CHIEF MINISTER’S ADDRESS AT THE SWEARING – IN OF GOVERNOR TIM FOY, OBE

anguillian
By anguillian August 28, 2017 11:14

 

 

 

Mr. Speaker,

I thank you for giving me the opportunity to make some brief remarks on this occasion as we conduct the swearing-in of the new Governor for Anguilla His Excellency Governor Tim Foy OBE.

This is, of course, the formal aspect of the process — the less formal aspect of the process is what will serve our new Governor well for the entire period of his tenure and that is: the continuous expression of genuine Anguillian hospitality as he carries out his function as Governor of our island in the upcoming years.

I would therefore like to officially lead that expression of hospitality for which our island is renown by welcoming, you, Governor Foy and your lovely wife and family to Anguilla. And to assure you that this is your new home for many years to come. Indeed, even after you would have demitted office as Governor. This is all we have! Thirty-five beautiful square miles of God’s creation to share with our friends and neighbours around the world. What we offer you and your family is an authentic Anguillian experience that we believe, in all immodesty, will be your best posting ever.

Coincidentally, for those among us who believe in coincidences, you have come to us during the Jubilee Anniversary Year of our struggle for self-determination. So even before you have had the opportunity to participate in a single decision for our island you are already a part of its symbolic history. I will not venture to comment on the total solar eclipse, which is most likely at its maximum as we speak. I will simply quote one line from the Desiderata and say: “no doubt the universe is unfolding as it should”.

Because of the constitutional arrangement of the separation of powers this will be probably be the only time that you, as Governor, receive this level of attention in this Honourable House. And to accentuate that fact, the oath of office has been administered by Her Ladyship the Hon. Justice Pearletta Lanns who I must take this opportunity to welcome to this Honourable House as well.

I believe it is important to make this point especially on an occasion like this to communicate this reality to the wider community who sometimes get confused as to the roles of the several branches of Government. But equally to point out that even within those several roles there must be a common purpose, namely, to achieve what is the best interest of the People of Anguilla.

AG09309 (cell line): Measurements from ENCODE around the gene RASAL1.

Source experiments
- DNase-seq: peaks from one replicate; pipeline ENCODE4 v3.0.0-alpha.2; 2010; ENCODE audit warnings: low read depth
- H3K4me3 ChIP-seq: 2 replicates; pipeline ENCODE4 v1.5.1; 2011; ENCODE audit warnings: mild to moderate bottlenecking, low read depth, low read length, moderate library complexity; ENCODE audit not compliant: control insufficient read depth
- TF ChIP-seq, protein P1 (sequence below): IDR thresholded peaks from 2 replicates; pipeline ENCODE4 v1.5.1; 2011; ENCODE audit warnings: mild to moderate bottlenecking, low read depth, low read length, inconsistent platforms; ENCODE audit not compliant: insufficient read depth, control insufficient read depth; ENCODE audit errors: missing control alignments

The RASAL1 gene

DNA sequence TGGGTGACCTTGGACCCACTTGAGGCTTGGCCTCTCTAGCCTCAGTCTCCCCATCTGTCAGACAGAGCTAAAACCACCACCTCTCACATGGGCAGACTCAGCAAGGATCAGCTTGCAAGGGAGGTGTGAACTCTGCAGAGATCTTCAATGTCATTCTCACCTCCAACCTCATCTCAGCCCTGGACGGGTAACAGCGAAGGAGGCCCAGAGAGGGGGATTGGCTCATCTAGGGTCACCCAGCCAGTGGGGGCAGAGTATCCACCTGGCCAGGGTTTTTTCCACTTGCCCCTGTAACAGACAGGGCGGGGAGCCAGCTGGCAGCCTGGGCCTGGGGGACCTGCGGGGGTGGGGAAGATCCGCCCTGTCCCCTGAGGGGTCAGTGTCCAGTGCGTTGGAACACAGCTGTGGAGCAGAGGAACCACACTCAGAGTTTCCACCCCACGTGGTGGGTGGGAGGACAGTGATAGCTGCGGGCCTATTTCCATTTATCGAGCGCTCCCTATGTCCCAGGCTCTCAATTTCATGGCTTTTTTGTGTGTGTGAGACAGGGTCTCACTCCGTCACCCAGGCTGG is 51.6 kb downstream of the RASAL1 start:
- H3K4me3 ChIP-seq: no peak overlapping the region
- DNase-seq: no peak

Governor, I welcome you to be an active participant in this noble enterprise even as I hasten to admit that in that pursuit it is inevitable that, at times, we will have differences of opinion and approaches. All we can hope for, indeed expect, is that at all times our deliberations and discussions will be conducted in an atmosphere of decency, civility and mutual respect — as well as understanding.

Let us not delude ourselves! We both have separate agendas but that does not mean that those agendas cannot intersect to accommodate our most critical concerns. I can assure you that we understand that it is our duty to make the case at all times.
Governor, you have come at almost the middle of our term as the duly elected Government. We have already made a number of difficult decisions — but still many other challenges remain. Your support in taking Anguilla through this challenging period is critical.
You and I have met and conversed at various venues since May and I have said to my colleagues that you have telegraphed well. I am therefore led to believe that our conversations to date augur well for an excellent working relationship and I look forward to that collaboration.
Today even among the many challenges we face BREXIT stands out as an issue in which our two countries have mutual interest. Anguilla continues to make the case that as a border state of two European Communities (French and Dutch St. Maarten) we have special circumstances.
Governor, you have met with our UK-EU Representative, Mrs. Blondel Cluff who has been leading the charge on this issue very successfully in the UK and Brussels. In fact, The Times newspaper in London featured an article on Anguilla’s situation vis-à-vis the Irish Border situation over the past week as a result of her efforts. This is an excellent example of the intersection of concerns that we may pursue together. I can assure you that there will be many more as we go forward together.
But this is not an occasion for detail so I have restricted my remarks to an acknowledgement of the broad challenges and the kind of engagement that will lead to our mutual success. So let me once again, as Leader of Government Business in this Honourable House, on behalf of the Government and People of Anguilla, extend a warm welcome to you and your entire family, as you take on this new role in this special part of God’s Vineyard called Anguilla.
Mr. Speaker, I thank you kindly for this opportunity.

(Published without editing by The Anguillian newspaper.)

anguillian
By anguillian August 28, 2017 11:14

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